Quantum technology opens up transformative possibilities in computing, communication, sensing and many others – some of which we are only now starting to realise. But, like all technologies, it has its dark side: quantum computing will undermine much of modern cryptography, and with this the security and reliability of the internet.
Today, ‘quantumania’ is more than just the latest Marvel movie. With some of the largest companies around the world looking to create the next generation of computer, it’s only a matter of time until they become part of our new reality. And while companies work to develop large-scale quantum computers, many more are working to protect themselves against them. A functioning quantum computer has the potential power to help us understand far more about the world we live in than we ever imagined – but it could also crack the current encryption methods we use to protect our online communications, from bank transactions to private messaging. In 1993, mathematician Peter Shor developed a quantum computer algorithm that could break the commonly used RSA encryption, which is based on the assumed difficulty of factoring the products of large primes. Similarly, critical algorithms whose security is based on the assumed difficulty of computing discrete logs, such as Diffie-Hellman key establishment protocols, are swept aside by Shor’s algorithm. His work has spurred a new field: post-quantum cryptography. Without it, the digital world we’ve built for ourselves stands to also fall before us.
“The threat to modern crypto from quantum computers is sufficiently tangible and its impact sufficiently momentous that it must be taken very seriously. Quantum phenomena themselves may come to our aid in the form of quantum key establishment protocols but this is likely to be limited to very special cases. It is essential, then, that post-quantum cryptography be urgently investigated,” said Prof. Peter Ryan, head of the Applied Security and Information Assurance (APSIA) research group.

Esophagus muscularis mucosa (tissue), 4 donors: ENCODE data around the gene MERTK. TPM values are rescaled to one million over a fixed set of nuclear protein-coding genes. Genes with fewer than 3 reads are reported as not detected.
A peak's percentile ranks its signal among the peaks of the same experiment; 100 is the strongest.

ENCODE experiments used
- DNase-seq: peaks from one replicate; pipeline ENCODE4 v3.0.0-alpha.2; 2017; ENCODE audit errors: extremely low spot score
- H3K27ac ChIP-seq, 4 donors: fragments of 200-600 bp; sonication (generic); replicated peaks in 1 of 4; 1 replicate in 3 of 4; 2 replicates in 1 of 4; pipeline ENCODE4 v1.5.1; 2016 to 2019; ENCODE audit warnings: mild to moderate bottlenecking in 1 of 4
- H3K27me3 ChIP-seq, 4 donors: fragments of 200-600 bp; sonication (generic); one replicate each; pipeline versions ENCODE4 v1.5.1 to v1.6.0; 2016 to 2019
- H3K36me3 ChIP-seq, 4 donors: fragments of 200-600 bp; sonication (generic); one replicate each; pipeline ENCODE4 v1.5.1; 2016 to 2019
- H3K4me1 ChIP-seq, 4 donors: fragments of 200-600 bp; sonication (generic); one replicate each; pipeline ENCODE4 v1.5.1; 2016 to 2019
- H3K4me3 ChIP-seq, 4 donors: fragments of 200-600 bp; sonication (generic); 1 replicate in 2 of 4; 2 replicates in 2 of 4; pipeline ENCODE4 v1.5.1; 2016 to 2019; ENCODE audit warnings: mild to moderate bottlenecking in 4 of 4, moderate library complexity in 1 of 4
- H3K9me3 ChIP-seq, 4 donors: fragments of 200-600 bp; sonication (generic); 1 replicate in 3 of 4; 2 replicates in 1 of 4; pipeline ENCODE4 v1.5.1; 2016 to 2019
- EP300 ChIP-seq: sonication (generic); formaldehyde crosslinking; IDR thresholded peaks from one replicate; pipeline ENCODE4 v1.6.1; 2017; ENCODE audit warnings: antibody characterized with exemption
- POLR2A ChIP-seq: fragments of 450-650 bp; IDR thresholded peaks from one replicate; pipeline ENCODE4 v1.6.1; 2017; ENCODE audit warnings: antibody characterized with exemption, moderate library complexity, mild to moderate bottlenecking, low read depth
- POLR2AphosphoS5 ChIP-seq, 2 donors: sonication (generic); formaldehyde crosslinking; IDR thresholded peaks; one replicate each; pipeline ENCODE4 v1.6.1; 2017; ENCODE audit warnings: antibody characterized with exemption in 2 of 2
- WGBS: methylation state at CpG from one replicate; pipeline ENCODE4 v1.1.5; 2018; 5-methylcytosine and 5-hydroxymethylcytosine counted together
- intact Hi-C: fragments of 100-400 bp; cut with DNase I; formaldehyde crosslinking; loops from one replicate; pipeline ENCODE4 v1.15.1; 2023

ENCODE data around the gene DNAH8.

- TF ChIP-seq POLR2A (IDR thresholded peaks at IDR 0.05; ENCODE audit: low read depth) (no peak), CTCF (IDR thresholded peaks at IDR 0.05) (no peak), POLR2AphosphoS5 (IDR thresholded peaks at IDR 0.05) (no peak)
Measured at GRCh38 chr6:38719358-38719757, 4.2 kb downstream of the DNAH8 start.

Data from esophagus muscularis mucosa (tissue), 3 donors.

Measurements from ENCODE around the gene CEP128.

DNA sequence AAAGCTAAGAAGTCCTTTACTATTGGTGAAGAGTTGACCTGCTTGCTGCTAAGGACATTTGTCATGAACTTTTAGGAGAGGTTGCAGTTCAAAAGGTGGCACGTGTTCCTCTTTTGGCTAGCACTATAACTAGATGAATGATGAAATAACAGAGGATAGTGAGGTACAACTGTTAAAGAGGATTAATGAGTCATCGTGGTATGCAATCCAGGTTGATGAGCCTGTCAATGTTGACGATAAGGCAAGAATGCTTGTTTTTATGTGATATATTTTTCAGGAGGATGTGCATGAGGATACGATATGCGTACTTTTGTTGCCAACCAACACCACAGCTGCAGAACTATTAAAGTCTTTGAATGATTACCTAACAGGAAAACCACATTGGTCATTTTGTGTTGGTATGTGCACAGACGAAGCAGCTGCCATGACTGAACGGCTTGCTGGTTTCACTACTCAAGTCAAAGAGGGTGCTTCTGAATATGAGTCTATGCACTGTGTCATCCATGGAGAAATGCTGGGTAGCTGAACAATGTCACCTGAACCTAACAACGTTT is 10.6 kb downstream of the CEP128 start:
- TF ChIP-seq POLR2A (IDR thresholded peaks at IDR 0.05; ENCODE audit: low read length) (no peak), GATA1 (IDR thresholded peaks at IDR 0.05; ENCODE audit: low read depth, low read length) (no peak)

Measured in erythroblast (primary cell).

In partnership with the University of Luxembourg’s Interdisciplinary Centre for Security, Reliability and Trust (SnT), LuxTrust – Luxembourg’s qualified trust services provider, is working to secure its infrastructure against quantum computers using post-quantum cryptography. In 2022, Jan Oupický joined SnT as doctoral researcher on the project, working alongside Dr. Marjan Skrobot and Prof. Ryan. Together, they will share their expertise in analysing the most promising post-quantum cryptography algorithms, and prepare the migration of LuxTrust’s infrastructure over to the post-quantum era. This will ensure a seamless continuity of LuxTrust’s services and security.
“We are confident that thanks to the expertise of SnT researchers, we will deliver practical solutions or answers to real industry challenges that will further benefit clients using our digital services,” said Fabrice Aresu, CEO of LuxTrust, when the partnership was announced in 2021.
Since Oupický’s work began in 2022, he has started analysing LuxTrust’s current infrastructure and areas that could be susceptible to the power of a quantum computer. With the infrastructure being vast, alongside the regulatory environment that accompanies trust services, Oupický will first focus on the areas that should be secured as a priority and then propose a plan to carry the data security through the post-quantum era.